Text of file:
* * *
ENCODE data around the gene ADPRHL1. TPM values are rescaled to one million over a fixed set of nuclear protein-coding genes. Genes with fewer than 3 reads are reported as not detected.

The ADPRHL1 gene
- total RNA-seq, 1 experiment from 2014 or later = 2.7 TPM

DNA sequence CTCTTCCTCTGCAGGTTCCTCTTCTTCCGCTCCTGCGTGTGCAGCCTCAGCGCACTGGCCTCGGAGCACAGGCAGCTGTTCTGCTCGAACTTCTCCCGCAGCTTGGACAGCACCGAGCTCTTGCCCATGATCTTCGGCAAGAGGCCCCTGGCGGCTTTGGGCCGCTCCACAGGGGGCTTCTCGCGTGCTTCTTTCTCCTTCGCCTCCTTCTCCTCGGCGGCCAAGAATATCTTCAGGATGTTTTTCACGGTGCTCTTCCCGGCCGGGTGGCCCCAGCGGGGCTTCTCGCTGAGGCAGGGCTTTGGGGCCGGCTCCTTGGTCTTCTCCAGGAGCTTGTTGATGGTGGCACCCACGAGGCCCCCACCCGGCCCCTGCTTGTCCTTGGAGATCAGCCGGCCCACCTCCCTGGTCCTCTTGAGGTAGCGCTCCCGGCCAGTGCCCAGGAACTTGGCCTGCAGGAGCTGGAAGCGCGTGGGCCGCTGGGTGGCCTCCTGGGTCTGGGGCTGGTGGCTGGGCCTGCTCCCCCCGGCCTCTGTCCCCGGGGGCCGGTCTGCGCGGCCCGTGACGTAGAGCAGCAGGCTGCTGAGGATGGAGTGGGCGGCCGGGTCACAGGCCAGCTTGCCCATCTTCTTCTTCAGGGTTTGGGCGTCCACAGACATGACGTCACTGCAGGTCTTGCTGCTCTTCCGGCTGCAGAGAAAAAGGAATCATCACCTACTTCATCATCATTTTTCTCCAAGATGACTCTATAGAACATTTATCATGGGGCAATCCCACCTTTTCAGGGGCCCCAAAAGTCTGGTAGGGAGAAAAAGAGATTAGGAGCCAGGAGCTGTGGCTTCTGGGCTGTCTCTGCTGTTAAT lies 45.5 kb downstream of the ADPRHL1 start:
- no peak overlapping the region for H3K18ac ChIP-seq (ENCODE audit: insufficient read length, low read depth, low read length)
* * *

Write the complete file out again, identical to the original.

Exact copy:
ENCODE data around the gene ADPRHL1. TPM values are rescaled to one million over a fixed set of nuclear protein-coding genes. Genes with fewer than 3 reads are reported as not detected.

The ADPRHL1 gene
- total RNA-seq, 1 experiment from 2014 or later = 2.7 TPM

DNA sequence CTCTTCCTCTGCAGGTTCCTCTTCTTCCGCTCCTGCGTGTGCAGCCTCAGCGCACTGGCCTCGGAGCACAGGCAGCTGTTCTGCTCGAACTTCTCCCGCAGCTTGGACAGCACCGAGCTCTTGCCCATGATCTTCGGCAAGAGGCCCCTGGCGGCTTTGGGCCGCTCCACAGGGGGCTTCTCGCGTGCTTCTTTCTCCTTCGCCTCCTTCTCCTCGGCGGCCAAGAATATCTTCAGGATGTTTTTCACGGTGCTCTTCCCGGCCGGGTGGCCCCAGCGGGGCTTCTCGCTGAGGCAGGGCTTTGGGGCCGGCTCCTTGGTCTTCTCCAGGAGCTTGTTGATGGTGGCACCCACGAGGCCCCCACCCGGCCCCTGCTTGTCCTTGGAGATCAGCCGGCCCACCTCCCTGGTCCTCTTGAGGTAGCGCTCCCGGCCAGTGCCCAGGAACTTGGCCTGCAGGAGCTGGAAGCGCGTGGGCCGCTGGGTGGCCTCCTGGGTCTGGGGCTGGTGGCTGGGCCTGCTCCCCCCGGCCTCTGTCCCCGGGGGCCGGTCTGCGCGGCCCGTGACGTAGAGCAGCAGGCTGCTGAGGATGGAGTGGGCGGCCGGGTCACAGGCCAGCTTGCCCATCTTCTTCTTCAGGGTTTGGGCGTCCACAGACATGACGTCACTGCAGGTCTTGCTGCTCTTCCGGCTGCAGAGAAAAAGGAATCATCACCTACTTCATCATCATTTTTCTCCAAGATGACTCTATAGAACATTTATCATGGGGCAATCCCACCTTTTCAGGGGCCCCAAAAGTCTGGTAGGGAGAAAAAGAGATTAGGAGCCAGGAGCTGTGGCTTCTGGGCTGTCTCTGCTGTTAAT lies 45.5 kb downstream of the ADPRHL1 start:
- no peak overlapping the region for H3K18ac ChIP-seq (ENCODE audit: insufficient read length, low read depth, low read length)